- Digital Library
- Local History
- Get a library card?
- Renew or request an item?
- Contact library staff?
- Use the library catalog to find items or check my account?
- Book a meeting room?
- Use a library computer, WiFi, or print wirelessly?
- Get help using computers?
- Find a list of all your databases?
- Get homebound delivery?
- Suggest a title for purchase?
- Donate books or other items?
- Make a financial contribution?
- Find a list of your services?
- Learn about the Friends of the Library?
- Learn about the Library Foundation?
Books Sandwiched In Spring 2020
Item request has been placed! ×
Item request cannot be made. ×
Join us for our Spring Books Sandwiched In Series!
“Books Sandwiched In,” a lunchtime book review series running four consecutive Wednesdays, returns on May 6th and runs each Wednesday though May 27! The event is free and open to the public, and participants need not have read the book beforehand. Bring your lunch! Coffee, tea and cookies will be served.
There will be a door prize at each session!
Wednesday, May 6: Tim Tomczak reviews Factfulness: Ten Reasons We're Wrong About the World – and Why Things Are Better Than You Think by Hans Rosling
It turns out that the world, for all its imperfections, is in a much better state than we might think. That doesn’t mean there aren’t real concerns. But when we worry about everything all the time instead of embracing a worldview based on facts, we can lose our ability to focus on the things that threaten us most. Inspiring and revelatory, filled with lively anecdotes and moving stories, Factfulness is an urgent and essential book that will change the way you see the world and empower you to respond to the crises and opportunities of the future.
Wednesday, May 13: Rosalie Maguire reviews Save Me the Plums: My Gourmet Memoir by Ruth Reichl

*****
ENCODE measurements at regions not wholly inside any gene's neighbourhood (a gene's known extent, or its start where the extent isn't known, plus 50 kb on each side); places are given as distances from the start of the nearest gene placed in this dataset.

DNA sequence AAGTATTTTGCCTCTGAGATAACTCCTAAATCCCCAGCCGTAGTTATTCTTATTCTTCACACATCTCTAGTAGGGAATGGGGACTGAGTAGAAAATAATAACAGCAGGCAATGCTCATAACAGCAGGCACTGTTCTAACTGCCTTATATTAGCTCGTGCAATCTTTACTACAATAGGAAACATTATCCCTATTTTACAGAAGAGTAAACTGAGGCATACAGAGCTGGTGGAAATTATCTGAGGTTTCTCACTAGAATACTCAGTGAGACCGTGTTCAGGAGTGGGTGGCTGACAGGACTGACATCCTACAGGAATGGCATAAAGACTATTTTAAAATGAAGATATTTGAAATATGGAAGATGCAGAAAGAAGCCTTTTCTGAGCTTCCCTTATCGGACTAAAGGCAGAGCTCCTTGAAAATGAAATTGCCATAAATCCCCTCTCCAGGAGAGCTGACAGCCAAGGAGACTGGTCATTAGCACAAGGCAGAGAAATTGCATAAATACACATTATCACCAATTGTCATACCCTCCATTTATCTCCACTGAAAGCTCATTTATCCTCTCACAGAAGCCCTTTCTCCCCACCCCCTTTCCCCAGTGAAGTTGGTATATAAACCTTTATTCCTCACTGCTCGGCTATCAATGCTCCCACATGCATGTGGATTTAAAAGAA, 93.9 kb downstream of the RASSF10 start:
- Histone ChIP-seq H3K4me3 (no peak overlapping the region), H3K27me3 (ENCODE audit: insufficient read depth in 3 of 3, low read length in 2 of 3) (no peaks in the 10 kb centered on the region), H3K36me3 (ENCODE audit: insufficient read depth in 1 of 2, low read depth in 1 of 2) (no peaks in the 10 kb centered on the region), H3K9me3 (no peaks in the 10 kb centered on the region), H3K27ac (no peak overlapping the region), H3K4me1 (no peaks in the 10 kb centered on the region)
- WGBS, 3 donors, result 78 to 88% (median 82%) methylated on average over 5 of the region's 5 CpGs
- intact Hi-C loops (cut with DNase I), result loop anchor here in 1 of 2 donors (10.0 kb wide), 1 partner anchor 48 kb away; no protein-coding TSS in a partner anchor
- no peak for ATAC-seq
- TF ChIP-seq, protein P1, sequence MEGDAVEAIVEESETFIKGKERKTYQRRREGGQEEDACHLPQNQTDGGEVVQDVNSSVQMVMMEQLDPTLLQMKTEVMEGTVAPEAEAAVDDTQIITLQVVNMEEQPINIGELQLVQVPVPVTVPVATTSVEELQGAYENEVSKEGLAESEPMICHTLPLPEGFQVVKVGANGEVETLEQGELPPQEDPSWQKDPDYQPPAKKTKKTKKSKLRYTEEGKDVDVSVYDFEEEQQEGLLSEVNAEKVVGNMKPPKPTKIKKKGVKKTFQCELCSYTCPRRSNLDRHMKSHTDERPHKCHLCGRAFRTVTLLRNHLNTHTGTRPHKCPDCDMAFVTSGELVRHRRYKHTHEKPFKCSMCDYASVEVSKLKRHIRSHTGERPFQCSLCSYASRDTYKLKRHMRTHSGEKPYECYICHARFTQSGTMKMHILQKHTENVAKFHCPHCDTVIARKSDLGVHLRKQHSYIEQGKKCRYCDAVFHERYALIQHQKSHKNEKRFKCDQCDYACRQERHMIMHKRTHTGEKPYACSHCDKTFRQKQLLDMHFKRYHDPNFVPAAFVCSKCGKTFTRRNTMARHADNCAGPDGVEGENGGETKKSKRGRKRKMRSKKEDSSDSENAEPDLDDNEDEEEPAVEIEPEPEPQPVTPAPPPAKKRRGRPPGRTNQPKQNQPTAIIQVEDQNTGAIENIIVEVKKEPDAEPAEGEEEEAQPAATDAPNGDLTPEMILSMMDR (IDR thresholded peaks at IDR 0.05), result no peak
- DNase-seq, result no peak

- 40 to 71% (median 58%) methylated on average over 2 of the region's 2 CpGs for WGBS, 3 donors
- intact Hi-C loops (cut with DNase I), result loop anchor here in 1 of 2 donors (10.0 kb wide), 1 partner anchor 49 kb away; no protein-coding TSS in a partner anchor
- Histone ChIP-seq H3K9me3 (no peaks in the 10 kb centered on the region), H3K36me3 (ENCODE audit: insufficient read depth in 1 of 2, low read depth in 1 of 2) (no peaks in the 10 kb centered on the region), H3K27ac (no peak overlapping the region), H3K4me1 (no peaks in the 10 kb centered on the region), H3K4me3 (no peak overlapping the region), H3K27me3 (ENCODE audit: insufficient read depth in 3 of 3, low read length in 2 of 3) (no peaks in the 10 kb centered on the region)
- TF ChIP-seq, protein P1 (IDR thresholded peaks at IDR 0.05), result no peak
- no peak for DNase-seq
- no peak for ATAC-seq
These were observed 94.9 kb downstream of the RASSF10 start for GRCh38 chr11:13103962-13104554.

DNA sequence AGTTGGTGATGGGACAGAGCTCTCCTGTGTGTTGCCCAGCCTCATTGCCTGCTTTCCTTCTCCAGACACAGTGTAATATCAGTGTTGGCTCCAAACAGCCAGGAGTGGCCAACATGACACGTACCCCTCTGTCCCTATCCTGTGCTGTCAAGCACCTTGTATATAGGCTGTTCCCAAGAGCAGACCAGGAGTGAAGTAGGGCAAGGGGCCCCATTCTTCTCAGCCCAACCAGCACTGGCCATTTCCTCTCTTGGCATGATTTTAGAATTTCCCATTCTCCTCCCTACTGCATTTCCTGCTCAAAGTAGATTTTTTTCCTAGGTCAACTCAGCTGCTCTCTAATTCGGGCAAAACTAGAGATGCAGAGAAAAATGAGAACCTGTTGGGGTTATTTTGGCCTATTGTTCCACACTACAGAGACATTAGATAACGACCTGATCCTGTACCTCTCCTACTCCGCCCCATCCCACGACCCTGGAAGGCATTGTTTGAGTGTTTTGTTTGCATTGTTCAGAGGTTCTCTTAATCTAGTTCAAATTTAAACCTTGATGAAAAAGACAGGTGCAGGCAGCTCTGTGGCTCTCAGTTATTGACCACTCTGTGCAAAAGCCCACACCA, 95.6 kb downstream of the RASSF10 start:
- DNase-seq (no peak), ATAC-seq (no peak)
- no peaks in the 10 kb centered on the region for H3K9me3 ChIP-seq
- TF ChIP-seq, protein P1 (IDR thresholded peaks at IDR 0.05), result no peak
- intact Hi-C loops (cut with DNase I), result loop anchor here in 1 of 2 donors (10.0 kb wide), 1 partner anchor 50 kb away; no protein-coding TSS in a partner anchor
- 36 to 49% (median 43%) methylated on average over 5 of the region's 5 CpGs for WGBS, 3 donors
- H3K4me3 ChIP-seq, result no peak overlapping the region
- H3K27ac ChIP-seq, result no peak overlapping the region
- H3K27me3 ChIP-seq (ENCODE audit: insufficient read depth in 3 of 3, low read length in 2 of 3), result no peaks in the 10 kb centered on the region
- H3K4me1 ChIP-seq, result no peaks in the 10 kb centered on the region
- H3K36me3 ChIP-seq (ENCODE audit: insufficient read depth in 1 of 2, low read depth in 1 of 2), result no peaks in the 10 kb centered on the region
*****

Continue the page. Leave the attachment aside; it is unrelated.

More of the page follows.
Trailblazing food writer and beloved restaurant critic Ruth Reichl took the job (and the risk) of a lifetime when she entered the glamorous, high-stakes world of magazine publishing. Now, for the first time, she chronicles her groundbreaking tenure as editor in chief of Gourmet, during which she spearheaded a revolution in the way we think about food.
Wednesday, May 20: Diana Fox reviews The Body: A Guide for Occupants by Bill Bryson
In the bestselling, prize-winning A Short History of Nearly Everything, Bill Bryson achieved the seemingly impossible by making the science of our world both understandable and entertaining to millions of people around the globe. Now he turns his attention inwards to explore the human body, how it functions and its remarkable ability to heal itself. Full of extraordinary facts and astonishing stories, The Body: A Guide for Occupants is a brilliant, often very funny attempt to understand the miracle of our physical and neurological make up.
Wednesday, May 27: Richard Beatty reviews The Hour of Land: A Personal Topography of America's National Parks by Terry Tempest Williams
From the Grand Tetons in Wyoming to Acadia in Maine to Big Bend in Texas and more, Williams creates a series of lyrical portraits that illuminate the unique grandeur of each place while delving into what it means to shape a landscape with its own evolutionary history into something of our own making. Part memoir, part natural history, and part social critique, The Hour of Land is a meditation and a manifesto on why wild lands matter to the soul of America.